Major update as ‘mercy killer’ grandad’s ‘confession to smothering dying wife’ CAN be used as evidence in murder trial | The Sun

A BRITISH grandad's 'confession' can now be used as evidence in his horror 'mercy killing' trial.

A court in Cyprus has ruled that the confession of a Northumberland man was obtained lawfully and can be used as evidence against him.

David Hunter, 75, is on trial for premeditated murder after a plea deal on the charge of manslaughter collapsed.

Hunter's wife Janice, 74, died of asphyxiation in December 2021 at the couple's retirement home near the coastal resort town of Paphos.

The grandad has now been locked up for more than a year in Cyprus after he was accused of murdering his cancer-stricken wife in a brutal "mercy killing".

Hunter allegedly told Cypriot cops he'd covered wife Janice's mouth and nose as she sat in her armchair as he "didn't want to see her suffer".


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But says he only agreed to do it after she “begged me for weeks” to end her excruciating pain from advanced leukaemia.

"I would never have hurt her," he said. "She wasn't just my wife, she was my best friend."

The pensioner's defence team had argued that this confession should not be used as evidence in the trial, however.

They claimed he was not provided with his right to a lawyer or to remain silent before statements were taken from him when he was arrested on suspicion of the killing.

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They had previously called a forensic psychiatrist to give evidence, who said that Hunter was suffering from dissociation at the time.

Due to the alleged disorder, Hunter's lawyers pushed for the statements made to medical professionals to not be used against him in the murder trial.

On Tuesday, a judge at Paphos District Court dismissed the defence's application and ruled that Hunter's statement would be used in his trial.

The court found that Hunter was aware of what was happening at the time, after he took pills and called his brother following the sick killing.

Michael Polak, of Justice Abroad, the group representing Hunter, said the retired miner is "shocked and dejected" at the decision.

"We called a forensic psychiatrist to give evidence and his evidence was totally rejected by the court," Mr Polak said.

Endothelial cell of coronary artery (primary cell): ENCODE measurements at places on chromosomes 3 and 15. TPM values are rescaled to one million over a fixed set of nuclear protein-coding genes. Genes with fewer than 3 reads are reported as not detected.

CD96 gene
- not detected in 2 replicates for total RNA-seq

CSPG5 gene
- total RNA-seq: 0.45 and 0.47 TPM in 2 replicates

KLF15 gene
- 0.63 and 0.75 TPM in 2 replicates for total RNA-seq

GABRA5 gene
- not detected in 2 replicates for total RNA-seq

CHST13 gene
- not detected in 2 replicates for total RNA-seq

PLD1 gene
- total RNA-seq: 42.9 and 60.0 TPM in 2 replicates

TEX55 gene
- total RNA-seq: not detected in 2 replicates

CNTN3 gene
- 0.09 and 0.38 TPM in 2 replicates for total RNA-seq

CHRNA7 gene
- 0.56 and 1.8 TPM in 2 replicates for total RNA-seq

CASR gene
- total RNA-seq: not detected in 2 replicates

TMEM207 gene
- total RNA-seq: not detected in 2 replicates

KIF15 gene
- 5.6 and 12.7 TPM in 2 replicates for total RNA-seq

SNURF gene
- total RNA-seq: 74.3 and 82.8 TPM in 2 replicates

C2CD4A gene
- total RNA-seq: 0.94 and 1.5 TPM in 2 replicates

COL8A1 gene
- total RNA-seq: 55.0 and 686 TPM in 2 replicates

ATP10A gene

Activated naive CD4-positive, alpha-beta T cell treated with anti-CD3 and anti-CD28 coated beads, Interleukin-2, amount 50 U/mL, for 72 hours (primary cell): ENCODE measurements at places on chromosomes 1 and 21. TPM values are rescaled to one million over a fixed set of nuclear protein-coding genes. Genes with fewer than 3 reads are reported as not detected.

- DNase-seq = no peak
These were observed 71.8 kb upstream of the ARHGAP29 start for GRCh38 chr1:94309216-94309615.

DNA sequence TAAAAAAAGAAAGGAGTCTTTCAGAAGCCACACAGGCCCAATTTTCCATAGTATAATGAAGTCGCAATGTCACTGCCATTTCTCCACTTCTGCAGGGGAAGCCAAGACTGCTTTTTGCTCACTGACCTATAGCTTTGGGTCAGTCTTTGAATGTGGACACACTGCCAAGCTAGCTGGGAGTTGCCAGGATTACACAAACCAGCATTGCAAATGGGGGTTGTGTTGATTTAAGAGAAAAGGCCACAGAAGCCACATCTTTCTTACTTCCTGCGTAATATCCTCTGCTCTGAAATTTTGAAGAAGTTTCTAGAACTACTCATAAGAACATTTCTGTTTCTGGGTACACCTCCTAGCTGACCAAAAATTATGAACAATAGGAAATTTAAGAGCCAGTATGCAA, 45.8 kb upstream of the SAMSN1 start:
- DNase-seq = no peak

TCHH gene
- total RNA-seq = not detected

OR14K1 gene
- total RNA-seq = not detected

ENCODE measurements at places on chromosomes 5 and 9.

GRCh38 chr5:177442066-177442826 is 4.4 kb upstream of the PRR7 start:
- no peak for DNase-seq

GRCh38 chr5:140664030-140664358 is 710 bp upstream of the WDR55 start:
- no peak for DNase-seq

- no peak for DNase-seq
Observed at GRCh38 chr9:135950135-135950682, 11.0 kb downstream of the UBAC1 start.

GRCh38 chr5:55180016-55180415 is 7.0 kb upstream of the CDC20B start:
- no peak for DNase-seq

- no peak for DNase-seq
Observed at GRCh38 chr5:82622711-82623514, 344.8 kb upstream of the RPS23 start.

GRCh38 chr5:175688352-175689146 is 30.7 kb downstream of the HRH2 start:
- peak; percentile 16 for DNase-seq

"With regards to the right to a lawyer, European human rights law would require David to provide an unequivocal waiver of his right to a lawyer, and in this case there hasn't been one."

His defence has said Hunter was acting on the wishes of his wife, who was reportedly terminally ill with blood cancer.

An agreement between prosecution and defence to reduce the murder charge to manslaughter collapsed late last year.

This was after prosecutors refused to accept Hunter's claim that his wife asked him to end her life – unless he provided proof.

State prosecutor Andreas Hadjikyrou told reporters: "If we accept this, every other man in the future who kills a woman will say 'we had an agreement'."

The trial continues.

In January he gave a verbal confession to the killing – describing the moment he suffocated Janice as "like being in a dream" and admitted to using his bare hands to smother his wife.

After repeated postponements of his trial, Hunter is now languishing in a high-security and hellish prison with 12 men to a cell.

He said he has lost weight dramatically – more than three stone – because the food is so grim he can hardly swallow any.

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Hunter told The Sun from court: “It’s hard to eat when you don’t like the food.

And he added: “It’s very deflating all this waiting and I take every day at a time.”

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